Simply store jupyter script as executable

To save a jupyter script as an executable .py script you can use the nbconvert command in terminal:

$ jupyter nbconvert --to script [NOTEBOOK_NAME].ipynb

Make sure to either cd into the directory where the ipynb file is located or to paste the complete path of the file.

But even better is to call the command directly in a jupyter notebook by prepending !, which will run bash code inside any jupyter script:

!jupyter nbconvert --to script [NOTEBOOK_NAME].ipynb

In this way you can save your .ipynb file to .py file in an easy and fast way and only when you need it, such as when pushing a commit to github, saving time compared to when using auto convert.

Learning a new skill: LaTeX

The last few weeks I delved into learning \LaTeX, a code language for more aesthetically pleasing article writing, especially in terms of mathematical formulas. As my research has increasingly been focused on the mechanisms underlying collective behaviour, for which I do a lot of mathematical computations, such an advanced yet simple text-editor is very helpful and overcomes the many pains I have with MS word!

(1)   \begin{equation*} v_i(t) = |\mathbf v_i(t)| = \sqrt{u_i^2(t)+w_i^2(t)}. \end{equation*}

(2)   \begin{equation*} \mathbf a_i(t)= \frac{\mathbf v_i(t+\Delta t) - \mathbf v_i(t)}{\Delta t} = \frac{\mathbf r_i(t+\Delta t) - \mathbf 2r_i(t)+\mathbf r_i(t-\Delta t)}{\Delta t^2}, \end{equation*}

(3)   \begin{equation*} \rho(t)=\frac{1}{n}\sqrt{\left( \sum_{i=1}^{n}\sin(\psi_i(t))\right)^2+\left( \sum_{i=1}^{n}\cos(\psi_i(t))\right)^2} \end{equation*}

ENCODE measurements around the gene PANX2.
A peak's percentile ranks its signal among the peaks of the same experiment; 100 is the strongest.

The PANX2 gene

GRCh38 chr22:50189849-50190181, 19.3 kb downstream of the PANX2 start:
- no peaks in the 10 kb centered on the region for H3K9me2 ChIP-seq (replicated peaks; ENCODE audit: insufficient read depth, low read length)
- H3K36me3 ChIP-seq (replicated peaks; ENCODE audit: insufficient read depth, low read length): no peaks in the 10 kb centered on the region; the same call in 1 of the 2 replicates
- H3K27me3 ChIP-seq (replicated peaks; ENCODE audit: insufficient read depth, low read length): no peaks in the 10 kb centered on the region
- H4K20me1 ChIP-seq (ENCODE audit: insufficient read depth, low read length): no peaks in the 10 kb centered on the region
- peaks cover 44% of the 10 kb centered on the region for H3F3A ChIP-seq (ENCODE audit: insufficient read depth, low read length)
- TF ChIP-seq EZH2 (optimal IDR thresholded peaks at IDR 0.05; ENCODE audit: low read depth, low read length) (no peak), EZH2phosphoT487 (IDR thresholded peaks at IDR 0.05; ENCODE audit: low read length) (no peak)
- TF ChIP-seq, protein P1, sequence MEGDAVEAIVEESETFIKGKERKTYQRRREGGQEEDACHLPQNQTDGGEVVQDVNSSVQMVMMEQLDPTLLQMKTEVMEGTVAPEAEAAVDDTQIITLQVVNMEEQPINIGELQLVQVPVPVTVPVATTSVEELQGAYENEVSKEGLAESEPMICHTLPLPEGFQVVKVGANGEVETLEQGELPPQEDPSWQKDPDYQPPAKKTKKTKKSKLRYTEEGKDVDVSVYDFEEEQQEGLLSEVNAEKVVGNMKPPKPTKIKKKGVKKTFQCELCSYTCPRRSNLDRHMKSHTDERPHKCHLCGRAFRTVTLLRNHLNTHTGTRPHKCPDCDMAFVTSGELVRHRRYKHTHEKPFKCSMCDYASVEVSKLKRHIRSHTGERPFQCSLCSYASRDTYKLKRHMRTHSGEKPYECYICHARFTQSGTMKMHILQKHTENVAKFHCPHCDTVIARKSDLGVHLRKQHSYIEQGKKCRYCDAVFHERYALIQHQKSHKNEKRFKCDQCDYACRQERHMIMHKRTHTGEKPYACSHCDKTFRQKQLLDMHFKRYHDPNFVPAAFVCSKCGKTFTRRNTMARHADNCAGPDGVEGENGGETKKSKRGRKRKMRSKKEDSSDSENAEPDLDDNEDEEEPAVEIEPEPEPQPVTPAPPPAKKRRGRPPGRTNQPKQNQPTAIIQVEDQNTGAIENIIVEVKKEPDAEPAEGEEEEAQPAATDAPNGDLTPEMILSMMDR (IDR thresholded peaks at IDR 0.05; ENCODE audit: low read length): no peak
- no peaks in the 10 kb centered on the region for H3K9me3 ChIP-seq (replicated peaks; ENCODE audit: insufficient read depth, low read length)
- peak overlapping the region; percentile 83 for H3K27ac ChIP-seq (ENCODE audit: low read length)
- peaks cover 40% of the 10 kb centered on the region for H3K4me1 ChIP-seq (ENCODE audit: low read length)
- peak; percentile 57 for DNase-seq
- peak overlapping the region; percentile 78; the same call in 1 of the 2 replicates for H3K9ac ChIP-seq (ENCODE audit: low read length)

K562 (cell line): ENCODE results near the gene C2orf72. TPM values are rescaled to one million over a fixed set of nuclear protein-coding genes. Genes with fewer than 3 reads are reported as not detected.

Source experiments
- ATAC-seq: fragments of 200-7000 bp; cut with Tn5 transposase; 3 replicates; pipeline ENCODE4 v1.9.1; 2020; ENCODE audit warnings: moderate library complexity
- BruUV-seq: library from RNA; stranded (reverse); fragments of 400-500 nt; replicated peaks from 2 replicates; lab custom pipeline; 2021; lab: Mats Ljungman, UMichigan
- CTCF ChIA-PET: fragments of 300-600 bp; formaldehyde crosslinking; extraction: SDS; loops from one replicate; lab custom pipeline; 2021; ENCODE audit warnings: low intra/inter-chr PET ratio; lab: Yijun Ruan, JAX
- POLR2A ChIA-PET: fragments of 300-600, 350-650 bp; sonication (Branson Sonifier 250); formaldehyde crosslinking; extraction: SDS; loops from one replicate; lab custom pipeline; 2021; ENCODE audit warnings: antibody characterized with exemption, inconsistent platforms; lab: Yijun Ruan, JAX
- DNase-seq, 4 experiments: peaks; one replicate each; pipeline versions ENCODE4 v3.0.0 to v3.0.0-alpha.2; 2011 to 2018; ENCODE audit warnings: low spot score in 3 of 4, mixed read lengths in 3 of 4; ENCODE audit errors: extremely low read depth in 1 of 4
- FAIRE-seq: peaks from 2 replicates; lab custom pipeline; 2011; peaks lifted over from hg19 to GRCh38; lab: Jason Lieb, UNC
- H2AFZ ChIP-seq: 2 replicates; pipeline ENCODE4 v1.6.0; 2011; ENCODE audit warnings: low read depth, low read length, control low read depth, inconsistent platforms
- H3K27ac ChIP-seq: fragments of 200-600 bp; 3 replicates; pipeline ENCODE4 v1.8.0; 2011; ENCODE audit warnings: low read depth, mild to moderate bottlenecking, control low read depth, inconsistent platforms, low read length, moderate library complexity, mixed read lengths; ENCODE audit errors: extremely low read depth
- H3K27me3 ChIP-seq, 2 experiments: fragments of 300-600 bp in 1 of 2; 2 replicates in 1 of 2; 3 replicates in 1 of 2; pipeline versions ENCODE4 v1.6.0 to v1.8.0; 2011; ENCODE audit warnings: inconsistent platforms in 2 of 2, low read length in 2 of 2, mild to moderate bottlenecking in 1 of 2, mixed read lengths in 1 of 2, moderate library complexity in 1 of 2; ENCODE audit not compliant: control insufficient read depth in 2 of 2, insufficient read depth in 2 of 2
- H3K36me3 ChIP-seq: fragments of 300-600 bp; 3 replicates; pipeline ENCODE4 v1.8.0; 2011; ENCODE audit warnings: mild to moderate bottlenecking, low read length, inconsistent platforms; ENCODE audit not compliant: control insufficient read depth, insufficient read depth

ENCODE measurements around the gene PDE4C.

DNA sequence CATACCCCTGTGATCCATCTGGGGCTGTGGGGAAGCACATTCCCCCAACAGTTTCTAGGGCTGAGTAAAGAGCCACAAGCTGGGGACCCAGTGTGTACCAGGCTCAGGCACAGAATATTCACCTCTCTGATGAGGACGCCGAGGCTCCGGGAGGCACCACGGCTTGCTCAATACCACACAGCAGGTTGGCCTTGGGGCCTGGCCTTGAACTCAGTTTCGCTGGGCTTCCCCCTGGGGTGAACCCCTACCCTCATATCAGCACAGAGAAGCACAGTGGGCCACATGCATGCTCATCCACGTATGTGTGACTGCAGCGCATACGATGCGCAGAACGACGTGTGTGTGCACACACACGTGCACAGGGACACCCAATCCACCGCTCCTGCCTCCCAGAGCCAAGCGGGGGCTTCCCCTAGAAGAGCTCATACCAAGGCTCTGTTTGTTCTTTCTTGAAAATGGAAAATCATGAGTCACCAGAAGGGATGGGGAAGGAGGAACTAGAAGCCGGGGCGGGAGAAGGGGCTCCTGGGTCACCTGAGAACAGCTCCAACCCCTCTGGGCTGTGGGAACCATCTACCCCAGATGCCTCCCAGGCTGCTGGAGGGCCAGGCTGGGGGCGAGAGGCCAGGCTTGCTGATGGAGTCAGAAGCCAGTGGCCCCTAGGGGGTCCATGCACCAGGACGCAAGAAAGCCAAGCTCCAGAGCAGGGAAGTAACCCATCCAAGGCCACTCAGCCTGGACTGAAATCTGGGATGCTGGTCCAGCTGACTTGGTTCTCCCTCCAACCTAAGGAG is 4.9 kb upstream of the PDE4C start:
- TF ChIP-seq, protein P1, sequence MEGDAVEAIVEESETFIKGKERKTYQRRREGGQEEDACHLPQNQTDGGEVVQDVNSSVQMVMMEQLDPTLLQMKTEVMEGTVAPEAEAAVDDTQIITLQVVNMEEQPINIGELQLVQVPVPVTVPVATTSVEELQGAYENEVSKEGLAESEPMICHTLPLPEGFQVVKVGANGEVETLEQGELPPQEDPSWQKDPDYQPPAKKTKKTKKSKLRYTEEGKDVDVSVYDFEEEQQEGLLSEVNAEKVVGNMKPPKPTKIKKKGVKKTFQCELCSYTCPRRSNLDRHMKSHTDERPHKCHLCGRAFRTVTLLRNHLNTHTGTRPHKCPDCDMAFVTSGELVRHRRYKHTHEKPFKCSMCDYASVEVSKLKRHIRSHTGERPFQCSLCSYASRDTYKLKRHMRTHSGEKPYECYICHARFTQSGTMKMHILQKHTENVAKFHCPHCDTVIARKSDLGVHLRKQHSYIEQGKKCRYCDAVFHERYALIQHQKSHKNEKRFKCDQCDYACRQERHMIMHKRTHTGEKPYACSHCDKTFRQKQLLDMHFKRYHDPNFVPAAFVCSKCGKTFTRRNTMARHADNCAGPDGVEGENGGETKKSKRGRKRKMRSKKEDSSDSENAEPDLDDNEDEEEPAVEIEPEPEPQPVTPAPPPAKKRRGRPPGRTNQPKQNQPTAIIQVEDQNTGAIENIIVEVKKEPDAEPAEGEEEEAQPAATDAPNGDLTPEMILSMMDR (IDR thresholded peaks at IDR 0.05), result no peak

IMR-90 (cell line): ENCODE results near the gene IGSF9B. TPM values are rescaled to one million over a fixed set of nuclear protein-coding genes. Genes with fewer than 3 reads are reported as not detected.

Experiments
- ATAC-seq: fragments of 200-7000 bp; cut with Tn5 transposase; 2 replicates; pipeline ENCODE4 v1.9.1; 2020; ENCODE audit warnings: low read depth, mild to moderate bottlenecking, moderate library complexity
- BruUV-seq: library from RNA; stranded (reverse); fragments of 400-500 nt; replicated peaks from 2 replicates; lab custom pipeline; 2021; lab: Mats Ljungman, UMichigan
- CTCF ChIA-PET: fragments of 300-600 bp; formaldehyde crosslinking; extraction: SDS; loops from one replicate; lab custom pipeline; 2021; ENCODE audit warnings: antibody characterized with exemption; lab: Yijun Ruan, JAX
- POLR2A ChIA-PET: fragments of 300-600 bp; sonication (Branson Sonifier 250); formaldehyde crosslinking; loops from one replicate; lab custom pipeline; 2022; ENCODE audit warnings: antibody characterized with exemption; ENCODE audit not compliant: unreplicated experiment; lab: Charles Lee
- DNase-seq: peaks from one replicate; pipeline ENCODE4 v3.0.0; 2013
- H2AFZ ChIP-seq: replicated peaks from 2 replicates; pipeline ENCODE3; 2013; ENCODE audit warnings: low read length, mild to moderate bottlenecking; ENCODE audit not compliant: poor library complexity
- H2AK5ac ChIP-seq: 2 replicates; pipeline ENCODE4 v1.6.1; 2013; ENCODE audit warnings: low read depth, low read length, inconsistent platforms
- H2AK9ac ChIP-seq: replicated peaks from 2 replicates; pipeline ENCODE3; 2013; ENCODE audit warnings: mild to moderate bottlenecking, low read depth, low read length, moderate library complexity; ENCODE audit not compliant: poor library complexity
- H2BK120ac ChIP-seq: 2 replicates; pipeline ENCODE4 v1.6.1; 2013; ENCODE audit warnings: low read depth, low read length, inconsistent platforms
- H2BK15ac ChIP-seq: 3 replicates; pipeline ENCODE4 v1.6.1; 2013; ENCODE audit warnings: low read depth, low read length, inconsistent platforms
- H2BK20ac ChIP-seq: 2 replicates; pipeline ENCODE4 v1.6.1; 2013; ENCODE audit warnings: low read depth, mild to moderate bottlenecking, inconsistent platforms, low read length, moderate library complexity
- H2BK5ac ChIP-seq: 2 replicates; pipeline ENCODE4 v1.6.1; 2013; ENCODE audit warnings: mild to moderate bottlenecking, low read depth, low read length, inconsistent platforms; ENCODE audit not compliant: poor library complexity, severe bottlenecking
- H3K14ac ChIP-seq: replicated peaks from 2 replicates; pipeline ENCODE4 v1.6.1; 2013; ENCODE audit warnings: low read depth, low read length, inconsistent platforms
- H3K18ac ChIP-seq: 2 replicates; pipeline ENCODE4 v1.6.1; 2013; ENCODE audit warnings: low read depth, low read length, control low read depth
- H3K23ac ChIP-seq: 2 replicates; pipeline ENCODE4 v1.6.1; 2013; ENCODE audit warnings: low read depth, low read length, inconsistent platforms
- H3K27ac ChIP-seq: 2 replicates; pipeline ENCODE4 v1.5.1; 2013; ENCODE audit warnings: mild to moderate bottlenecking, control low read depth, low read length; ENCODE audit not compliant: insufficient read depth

It was quite a steep learning curve, but I managed to write my first paper with it last week. The great thing is that it is also possible to use \LaTeX in wordpress (which I used to create this website). It is also the standard language for drafting preprint articles, which is increasingly suggested and done in the biological sciences, thus a very relevant skill to learn.

How to create an interactive scientific plot online

In my previous post I showed a fully interactive online graph of one of the plots in my recent paper on leadership in sticklebacks. In this follow-up post I will explain how to easily create such an interactive plot yourself. To be able to do this you will need some experience with the R-language and ideally with ggplot2.

First create an account at plot.ly, which is free. After you have created your account, go to “settings” and click on “generate API key”. You will need your username and this key to link your account to R.

Now you have your account ready start-up R and set-up the R workspace:

Read further…